hours of elbow grease and wax turn around and sell it for $3500. The car was
always worth every penny, it was just not able to be seen through the layers
- 9. The kid's room is often a place where the buyer
their children to
the sellers. If the kids room is neat as a pin and well organized. The
buyers have a tendency to fantasize that when they move into this house the
mystical forces that surround the dwelling will inspire their children to
keep their room the same way. Give them hope and a warm fuzzy feeling, it
can be worth thousands.
- 10. Don't let rover and Garfield run free. I would
say that 25%
of my clients
are not dog friendly and 75% are not cat friendly. Personally I would like
to see the cat number reach 100%. Leaving your pets run free is fine, but
some clients are deathly allergic and the having Kitty and Spot rubbing
themselves lewdly on a leg is not the best way to say that our house is
fresh and clean.
- 11. De-funkify the basements. Basements are often a
fantasize. The wife sees a place for the kids to play and the husbands see a
place to keep the kids out. Regardless of who wins all areas of basements
should be clutter free and left as empty as possible. A cluttered basement
prevents buyers from fully projecting themselves in this space. Their focus
will turn from fantasy to how someone accumulates so much stuff or live like
this. Remove all signs of Rovers mishaps and for goodness sakes clean the
- 12. Attic access should be made readily available.
want to see how
much stuff they store up there. If the attic is capable of storage, just
simply have it straitened up. This is not an area that has caused too many
negatives over the years.
- 13. The garage should be swept, well lit, cob web
free and odor
Remember those washed out trash cans? Having storage in the garage ready for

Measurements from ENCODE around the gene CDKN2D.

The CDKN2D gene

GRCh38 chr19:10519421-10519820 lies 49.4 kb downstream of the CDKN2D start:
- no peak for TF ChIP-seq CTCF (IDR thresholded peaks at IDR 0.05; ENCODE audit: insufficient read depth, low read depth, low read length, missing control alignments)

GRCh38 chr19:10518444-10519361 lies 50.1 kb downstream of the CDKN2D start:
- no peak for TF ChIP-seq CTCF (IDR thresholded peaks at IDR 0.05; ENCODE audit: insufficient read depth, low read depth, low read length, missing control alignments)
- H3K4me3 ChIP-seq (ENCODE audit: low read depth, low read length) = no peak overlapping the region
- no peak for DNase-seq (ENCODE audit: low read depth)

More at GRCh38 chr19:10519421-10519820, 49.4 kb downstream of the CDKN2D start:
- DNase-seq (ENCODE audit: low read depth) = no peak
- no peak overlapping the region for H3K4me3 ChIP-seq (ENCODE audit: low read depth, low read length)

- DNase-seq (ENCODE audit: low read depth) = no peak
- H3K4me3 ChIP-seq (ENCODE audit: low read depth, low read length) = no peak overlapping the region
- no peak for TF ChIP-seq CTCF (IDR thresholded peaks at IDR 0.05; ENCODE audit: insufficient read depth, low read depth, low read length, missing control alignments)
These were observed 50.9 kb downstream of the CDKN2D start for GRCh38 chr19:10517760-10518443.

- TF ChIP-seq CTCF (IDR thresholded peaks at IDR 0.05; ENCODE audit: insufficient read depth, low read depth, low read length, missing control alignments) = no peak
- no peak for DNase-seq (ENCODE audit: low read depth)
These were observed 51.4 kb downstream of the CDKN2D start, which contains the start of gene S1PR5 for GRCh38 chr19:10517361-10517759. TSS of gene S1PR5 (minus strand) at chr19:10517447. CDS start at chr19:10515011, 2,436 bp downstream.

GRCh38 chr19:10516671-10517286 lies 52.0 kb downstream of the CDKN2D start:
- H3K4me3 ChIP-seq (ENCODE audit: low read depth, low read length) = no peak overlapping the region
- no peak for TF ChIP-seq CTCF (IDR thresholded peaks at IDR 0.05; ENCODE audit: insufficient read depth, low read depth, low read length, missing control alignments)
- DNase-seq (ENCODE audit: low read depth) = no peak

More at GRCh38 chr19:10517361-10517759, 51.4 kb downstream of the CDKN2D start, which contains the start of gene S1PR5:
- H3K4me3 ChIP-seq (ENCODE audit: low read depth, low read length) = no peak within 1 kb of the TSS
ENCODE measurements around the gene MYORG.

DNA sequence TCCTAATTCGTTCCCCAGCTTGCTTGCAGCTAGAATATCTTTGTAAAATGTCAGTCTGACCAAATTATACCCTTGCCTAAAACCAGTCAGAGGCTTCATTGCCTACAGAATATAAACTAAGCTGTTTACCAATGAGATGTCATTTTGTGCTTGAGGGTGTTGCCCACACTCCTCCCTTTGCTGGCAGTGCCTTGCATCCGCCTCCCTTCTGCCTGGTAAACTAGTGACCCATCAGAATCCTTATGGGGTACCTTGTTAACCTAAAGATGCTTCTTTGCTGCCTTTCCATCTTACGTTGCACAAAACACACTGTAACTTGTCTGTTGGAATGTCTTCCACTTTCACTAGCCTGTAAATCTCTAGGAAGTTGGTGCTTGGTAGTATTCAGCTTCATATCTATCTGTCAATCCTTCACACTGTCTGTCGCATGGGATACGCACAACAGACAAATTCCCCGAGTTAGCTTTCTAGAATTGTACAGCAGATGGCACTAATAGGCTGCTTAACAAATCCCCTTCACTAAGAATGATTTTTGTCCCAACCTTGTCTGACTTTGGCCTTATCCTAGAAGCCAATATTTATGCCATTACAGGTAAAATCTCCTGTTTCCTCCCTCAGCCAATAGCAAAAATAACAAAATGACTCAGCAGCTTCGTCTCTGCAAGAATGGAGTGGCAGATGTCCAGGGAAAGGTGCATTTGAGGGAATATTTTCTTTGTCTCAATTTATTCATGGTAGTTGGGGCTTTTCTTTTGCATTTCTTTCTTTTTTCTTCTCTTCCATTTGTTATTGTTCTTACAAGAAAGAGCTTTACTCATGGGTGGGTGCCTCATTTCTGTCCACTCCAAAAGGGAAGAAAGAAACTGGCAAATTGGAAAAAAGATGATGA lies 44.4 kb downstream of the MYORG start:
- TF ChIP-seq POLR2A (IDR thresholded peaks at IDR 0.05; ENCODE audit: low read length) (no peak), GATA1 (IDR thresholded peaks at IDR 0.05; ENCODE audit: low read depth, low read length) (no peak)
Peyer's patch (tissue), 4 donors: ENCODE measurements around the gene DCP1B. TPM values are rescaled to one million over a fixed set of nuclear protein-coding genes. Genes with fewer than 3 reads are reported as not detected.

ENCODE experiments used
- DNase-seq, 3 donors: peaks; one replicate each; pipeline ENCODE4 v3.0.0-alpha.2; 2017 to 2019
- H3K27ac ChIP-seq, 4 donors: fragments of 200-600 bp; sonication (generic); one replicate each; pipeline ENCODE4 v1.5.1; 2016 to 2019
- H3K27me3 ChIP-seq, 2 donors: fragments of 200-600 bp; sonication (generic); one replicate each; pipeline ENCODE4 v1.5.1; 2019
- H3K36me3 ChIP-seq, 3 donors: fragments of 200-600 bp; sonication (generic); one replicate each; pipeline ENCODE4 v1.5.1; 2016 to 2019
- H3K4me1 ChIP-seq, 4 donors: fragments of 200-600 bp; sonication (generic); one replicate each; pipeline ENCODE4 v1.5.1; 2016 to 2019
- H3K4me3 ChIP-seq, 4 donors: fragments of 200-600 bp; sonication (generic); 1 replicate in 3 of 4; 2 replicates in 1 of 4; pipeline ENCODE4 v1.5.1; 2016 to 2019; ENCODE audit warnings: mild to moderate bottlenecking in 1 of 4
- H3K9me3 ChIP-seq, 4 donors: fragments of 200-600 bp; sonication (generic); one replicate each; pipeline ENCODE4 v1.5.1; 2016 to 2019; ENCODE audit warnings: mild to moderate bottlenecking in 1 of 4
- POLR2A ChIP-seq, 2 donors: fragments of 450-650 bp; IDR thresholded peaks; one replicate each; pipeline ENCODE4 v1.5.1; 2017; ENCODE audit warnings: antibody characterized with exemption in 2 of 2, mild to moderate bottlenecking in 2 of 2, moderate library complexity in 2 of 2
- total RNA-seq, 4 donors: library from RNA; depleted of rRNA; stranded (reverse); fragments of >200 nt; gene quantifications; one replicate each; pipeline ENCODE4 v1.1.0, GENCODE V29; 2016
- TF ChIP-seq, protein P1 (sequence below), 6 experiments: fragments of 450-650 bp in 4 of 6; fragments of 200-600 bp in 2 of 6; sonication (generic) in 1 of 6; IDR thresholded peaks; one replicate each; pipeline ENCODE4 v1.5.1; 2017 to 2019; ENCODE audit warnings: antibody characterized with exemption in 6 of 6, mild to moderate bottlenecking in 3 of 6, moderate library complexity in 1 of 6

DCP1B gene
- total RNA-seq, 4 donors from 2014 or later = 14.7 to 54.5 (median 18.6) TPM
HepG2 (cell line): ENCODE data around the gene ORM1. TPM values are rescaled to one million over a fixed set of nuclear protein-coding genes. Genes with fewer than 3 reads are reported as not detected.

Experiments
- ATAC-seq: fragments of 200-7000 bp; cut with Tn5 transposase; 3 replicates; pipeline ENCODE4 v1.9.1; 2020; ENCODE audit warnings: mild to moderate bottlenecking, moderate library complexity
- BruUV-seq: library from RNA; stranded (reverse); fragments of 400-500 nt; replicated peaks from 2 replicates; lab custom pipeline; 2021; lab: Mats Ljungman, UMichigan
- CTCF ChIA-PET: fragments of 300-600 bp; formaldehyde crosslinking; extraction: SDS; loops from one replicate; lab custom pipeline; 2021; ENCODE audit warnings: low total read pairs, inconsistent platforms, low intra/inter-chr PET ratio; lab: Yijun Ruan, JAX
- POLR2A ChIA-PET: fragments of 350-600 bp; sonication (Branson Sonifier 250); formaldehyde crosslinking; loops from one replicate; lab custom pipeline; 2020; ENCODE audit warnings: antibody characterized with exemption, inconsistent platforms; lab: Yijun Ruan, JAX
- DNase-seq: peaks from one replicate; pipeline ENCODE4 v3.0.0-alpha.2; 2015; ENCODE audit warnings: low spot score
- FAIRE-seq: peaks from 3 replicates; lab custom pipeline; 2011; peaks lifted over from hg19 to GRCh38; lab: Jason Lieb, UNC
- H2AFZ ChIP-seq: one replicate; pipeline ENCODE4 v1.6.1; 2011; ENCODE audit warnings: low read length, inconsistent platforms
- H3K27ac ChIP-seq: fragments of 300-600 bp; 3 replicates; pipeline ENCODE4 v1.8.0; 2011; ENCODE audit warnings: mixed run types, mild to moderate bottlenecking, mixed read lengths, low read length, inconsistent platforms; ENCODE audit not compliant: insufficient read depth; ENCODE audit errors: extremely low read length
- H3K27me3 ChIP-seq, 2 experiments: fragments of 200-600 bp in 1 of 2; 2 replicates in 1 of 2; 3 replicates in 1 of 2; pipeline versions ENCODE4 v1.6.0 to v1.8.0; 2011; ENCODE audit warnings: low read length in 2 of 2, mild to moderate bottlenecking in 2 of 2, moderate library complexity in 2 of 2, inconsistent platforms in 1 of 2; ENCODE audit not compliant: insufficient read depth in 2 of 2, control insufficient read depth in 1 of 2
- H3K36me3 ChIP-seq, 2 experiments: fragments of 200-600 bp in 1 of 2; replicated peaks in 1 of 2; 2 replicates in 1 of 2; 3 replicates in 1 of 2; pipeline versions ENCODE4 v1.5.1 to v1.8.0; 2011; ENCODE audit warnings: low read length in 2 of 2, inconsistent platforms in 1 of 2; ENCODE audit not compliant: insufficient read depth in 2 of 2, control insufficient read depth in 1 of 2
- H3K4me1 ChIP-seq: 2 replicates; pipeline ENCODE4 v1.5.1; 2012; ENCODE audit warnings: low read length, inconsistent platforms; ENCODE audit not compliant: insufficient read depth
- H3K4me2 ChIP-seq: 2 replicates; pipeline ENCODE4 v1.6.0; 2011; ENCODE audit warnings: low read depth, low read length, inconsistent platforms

a move is expected, just don't pile them along the wall. Leave access for
the buyers to see all the walls so the thought of "Are they hiding
something" does not enter their minds. Neatly stacking boxes along a 20 foot
wall may look nice but that can create 20 feet of questions.
- 14. Make sure every light switch works and all bulbs
working. If there is a
switch that may seemingly do nothing-Label it! It may be a switched outlet,
a spare fan switch or to some outside flood light. Take the time to label
- 15. The outside condition of the home is critical
to see green
algae on white siding, unkempt shrubs, stains and algae on a deck, loose or
missing siding and trim, broken shingles pieces in the yard or bushes, holes
from rover or his strategic placement of organic mines, evidence of the
existence of children should be kept to a minimum, wash and sweep the
driveway (even little Suzie's latest chalk art), plant grass or buy some sod
patches from Home Deport for the spots in the yard, leave out clean door
mats for everyone to wipe their feet. Having all these things and more ready
will allow the buyers to see themselves doing the weekend barbeque thing.
That can be very powerful.
- 16. Now to the most important area of the home. The
will can make or
break attitudes. Let's face it when Mom wants the house because at first
glance the kitchen was perfect and she's going to go though it like the IRS
through my 1999 returns. Clean everything now! Don't wait to clean the day
before you move out, it will cost you. The kitchen should shine like it was
new. That means cleaning the knobs handles, gaskets, drawers, sink drains,
faucets, hood vents and the filter on top of the refrigerator. Don't leave
week old food in the fridge-YUCK! Keep it organized and odor free. Allow mom
to see how much space is in there.
The overall message of this is to prevent a litany of subtle
negatives to form in the buyer's mind. So when it comes to presenting the
findings the buyers will have on a positive feeling about the home and not mix
their negative experiences when they think of what to ask for repairs. If these
things were not addressed, and I have seen these scenarios happen time and time
- 1. Some cracked roof shingles or old water stains
turn from a
request for repairs or further evaluation into asking for a new roof.
- 2. Traffic marks and stains in carpets quickly go to
- 3. A non working light over the tub will turn into
Don't underestimate the power of subtle negatives.
A dirty bathroom in a five
star restaurant can turn into someone telling their friends "Do Not eat there".
A subtle negative can diminish the reality of a situation. I'm not saying that
doing these things will get you more money for your home, but they seem to
always do. Allow the buyers to focus on the task and see the reality of
Nothing I mentioned in this diatribe will affect
the findings of the inspections,
but it may affect the light by which the buyer chooses to view them in. Reality
in sales is only 20% the other 80% is how the product makes the other person
feel. Sellers, don't relax just because you have a signed contract.